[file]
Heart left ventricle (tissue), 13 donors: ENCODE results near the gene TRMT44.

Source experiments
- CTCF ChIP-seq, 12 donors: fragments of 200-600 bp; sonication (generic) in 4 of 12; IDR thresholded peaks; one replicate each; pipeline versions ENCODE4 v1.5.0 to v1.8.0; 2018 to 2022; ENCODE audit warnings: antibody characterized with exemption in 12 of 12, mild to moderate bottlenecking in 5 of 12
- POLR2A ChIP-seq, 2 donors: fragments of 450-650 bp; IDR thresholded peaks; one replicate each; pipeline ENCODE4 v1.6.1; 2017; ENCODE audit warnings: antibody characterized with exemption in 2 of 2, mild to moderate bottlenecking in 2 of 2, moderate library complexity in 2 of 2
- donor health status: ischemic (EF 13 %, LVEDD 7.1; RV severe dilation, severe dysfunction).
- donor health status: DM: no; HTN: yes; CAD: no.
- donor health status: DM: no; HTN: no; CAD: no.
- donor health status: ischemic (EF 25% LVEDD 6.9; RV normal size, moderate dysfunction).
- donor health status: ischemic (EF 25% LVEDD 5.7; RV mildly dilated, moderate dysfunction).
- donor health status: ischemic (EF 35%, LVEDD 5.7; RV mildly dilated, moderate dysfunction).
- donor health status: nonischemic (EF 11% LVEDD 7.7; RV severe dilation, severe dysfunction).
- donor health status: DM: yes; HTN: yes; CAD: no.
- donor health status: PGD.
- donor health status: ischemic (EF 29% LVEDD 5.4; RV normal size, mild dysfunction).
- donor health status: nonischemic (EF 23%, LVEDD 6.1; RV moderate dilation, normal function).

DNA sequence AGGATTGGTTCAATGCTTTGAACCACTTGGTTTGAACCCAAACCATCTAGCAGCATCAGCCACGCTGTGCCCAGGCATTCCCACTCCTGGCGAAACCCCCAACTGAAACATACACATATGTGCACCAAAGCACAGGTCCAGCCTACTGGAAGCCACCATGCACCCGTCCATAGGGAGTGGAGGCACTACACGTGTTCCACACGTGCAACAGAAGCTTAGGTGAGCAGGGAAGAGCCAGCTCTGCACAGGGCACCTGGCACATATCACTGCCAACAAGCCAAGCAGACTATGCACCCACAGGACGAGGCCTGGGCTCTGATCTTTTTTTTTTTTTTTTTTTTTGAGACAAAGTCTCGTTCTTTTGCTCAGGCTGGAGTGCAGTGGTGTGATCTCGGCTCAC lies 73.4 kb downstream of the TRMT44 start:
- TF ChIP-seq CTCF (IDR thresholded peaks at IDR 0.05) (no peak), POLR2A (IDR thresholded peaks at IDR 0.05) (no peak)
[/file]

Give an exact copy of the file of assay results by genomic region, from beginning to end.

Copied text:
Heart left ventricle (tissue), 13 donors: ENCODE results near the gene TRMT44.

Source experiments
- CTCF ChIP-seq, 12 donors: fragments of 200-600 bp; sonication (generic) in 4 of 12; IDR thresholded peaks; one replicate each; pipeline versions ENCODE4 v1.5.0 to v1.8.0; 2018 to 2022; ENCODE audit warnings: antibody characterized with exemption in 12 of 12, mild to moderate bottlenecking in 5 of 12
- POLR2A ChIP-seq, 2 donors: fragments of 450-650 bp; IDR thresholded peaks; one replicate each; pipeline ENCODE4 v1.6.1; 2017; ENCODE audit warnings: antibody characterized with exemption in 2 of 2, mild to moderate bottlenecking in 2 of 2, moderate library complexity in 2 of 2
- donor health status: ischemic (EF 13 %, LVEDD 7.1; RV severe dilation, severe dysfunction).
- donor health status: DM: no; HTN: yes; CAD: no.
- donor health status: DM: no; HTN: no; CAD: no.
- donor health status: ischemic (EF 25% LVEDD 6.9; RV normal size, moderate dysfunction).
- donor health status: ischemic (EF 25% LVEDD 5.7; RV mildly dilated, moderate dysfunction).
- donor health status: ischemic (EF 35%, LVEDD 5.7; RV mildly dilated, moderate dysfunction).
- donor health status: nonischemic (EF 11% LVEDD 7.7; RV severe dilation, severe dysfunction).
- donor health status: DM: yes; HTN: yes; CAD: no.
- donor health status: PGD.
- donor health status: ischemic (EF 29% LVEDD 5.4; RV normal size, mild dysfunction).
- donor health status: nonischemic (EF 23%, LVEDD 6.1; RV moderate dilation, normal function).

DNA sequence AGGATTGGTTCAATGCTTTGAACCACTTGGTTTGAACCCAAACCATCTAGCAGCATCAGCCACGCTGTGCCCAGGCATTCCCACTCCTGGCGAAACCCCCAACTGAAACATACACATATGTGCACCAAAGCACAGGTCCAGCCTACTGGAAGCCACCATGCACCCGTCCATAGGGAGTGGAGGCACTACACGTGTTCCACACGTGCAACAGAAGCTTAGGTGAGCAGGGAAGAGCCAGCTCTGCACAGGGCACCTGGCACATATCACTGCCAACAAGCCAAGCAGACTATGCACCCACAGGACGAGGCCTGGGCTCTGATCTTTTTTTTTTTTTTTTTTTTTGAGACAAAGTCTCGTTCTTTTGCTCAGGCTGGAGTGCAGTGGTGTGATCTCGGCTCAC lies 73.4 kb downstream of the TRMT44 start:
- TF ChIP-seq CTCF (IDR thresholded peaks at IDR 0.05) (no peak), POLR2A (IDR thresholded peaks at IDR 0.05) (no peak)